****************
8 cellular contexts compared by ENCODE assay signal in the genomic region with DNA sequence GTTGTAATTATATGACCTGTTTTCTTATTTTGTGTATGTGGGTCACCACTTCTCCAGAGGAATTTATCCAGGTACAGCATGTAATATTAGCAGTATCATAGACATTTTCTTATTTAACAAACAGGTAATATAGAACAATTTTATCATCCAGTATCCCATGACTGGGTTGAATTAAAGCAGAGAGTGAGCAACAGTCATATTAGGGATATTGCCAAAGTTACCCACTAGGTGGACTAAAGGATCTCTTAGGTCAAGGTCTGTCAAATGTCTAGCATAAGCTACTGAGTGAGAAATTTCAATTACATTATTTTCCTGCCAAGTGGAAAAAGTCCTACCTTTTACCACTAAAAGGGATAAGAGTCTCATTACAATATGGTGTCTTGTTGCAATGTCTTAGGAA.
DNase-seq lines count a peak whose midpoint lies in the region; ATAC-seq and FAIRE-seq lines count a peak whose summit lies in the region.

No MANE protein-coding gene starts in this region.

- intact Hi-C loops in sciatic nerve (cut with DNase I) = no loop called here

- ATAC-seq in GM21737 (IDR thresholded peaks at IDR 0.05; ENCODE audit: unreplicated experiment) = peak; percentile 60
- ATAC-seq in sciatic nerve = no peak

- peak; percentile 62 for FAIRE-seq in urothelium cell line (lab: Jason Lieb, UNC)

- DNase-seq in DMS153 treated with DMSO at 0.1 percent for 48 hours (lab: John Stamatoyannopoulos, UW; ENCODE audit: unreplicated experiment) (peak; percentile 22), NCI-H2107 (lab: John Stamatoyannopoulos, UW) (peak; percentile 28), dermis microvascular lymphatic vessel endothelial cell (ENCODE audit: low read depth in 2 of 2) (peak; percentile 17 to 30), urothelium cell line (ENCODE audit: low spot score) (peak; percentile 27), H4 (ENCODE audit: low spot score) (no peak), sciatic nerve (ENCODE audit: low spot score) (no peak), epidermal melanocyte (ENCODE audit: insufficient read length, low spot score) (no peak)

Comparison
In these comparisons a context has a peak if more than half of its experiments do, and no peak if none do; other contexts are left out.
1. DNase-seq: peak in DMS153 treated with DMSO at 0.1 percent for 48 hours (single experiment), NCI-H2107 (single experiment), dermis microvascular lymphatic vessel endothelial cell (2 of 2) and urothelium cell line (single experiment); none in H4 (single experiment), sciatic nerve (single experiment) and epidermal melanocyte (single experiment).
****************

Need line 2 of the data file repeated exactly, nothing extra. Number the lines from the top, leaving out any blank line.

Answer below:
DNase-seq lines count a peak whose midpoint lies in the region; ATAC-seq and FAIRE-seq lines count a peak whose summit lies in the region.